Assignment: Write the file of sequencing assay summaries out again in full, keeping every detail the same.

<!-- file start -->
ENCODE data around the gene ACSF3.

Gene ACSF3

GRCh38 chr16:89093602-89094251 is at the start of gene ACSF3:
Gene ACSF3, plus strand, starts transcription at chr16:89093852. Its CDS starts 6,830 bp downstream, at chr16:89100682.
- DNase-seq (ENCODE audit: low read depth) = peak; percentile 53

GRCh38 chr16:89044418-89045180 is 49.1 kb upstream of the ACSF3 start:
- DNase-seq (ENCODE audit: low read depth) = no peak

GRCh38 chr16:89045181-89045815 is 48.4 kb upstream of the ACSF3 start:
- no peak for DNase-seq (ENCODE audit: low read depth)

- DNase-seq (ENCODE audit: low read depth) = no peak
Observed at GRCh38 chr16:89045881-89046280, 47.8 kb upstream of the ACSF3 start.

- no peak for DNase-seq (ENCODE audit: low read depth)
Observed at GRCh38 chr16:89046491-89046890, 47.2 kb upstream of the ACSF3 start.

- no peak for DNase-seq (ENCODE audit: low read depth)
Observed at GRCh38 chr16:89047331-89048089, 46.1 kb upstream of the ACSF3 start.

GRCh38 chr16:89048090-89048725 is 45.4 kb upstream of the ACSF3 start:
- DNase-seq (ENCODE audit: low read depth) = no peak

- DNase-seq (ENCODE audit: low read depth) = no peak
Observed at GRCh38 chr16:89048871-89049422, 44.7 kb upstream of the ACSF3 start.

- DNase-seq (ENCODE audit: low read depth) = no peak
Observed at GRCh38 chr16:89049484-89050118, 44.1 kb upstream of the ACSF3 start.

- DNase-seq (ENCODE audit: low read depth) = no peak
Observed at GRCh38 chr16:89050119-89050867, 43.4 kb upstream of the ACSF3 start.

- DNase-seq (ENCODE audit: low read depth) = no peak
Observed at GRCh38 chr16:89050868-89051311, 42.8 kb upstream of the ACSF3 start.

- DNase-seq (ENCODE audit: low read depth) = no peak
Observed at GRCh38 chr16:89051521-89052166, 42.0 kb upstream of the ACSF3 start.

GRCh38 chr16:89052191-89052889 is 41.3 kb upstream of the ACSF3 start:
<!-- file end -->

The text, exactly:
ENCODE data around the gene ACSF3.

Gene ACSF3

GRCh38 chr16:89093602-89094251 is at the start of gene ACSF3:
Gene ACSF3, plus strand, starts transcription at chr16:89093852. Its CDS starts 6,830 bp downstream, at chr16:89100682.
- DNase-seq (ENCODE audit: low read depth) = peak; percentile 53

GRCh38 chr16:89044418-89045180 is 49.1 kb upstream of the ACSF3 start:
- DNase-seq (ENCODE audit: low read depth) = no peak

GRCh38 chr16:89045181-89045815 is 48.4 kb upstream of the ACSF3 start:
- no peak for DNase-seq (ENCODE audit: low read depth)

- DNase-seq (ENCODE audit: low read depth) = no peak
Observed at GRCh38 chr16:89045881-89046280, 47.8 kb upstream of the ACSF3 start.

- no peak for DNase-seq (ENCODE audit: low read depth)
Observed at GRCh38 chr16:89046491-89046890, 47.2 kb upstream of the ACSF3 start.

- no peak for DNase-seq (ENCODE audit: low read depth)
Observed at GRCh38 chr16:89047331-89048089, 46.1 kb upstream of the ACSF3 start.

GRCh38 chr16:89048090-89048725 is 45.4 kb upstream of the ACSF3 start:
- DNase-seq (ENCODE audit: low read depth) = no peak

- DNase-seq (ENCODE audit: low read depth) = no peak
Observed at GRCh38 chr16:89048871-89049422, 44.7 kb upstream of the ACSF3 start.

- DNase-seq (ENCODE audit: low read depth) = no peak
Observed at GRCh38 chr16:89049484-89050118, 44.1 kb upstream of the ACSF3 start.

- DNase-seq (ENCODE audit: low read depth) = no peak
Observed at GRCh38 chr16:89050119-89050867, 43.4 kb upstream of the ACSF3 start.

- DNase-seq (ENCODE audit: low read depth) = no peak
Observed at GRCh38 chr16:89050868-89051311, 42.8 kb upstream of the ACSF3 start.

- DNase-seq (ENCODE audit: low read depth) = no peak
Observed at GRCh38 chr16:89051521-89052166, 42.0 kb upstream of the ACSF3 start.

GRCh38 chr16:89052191-89052889 is 41.3 kb upstream of the ACSF3 start: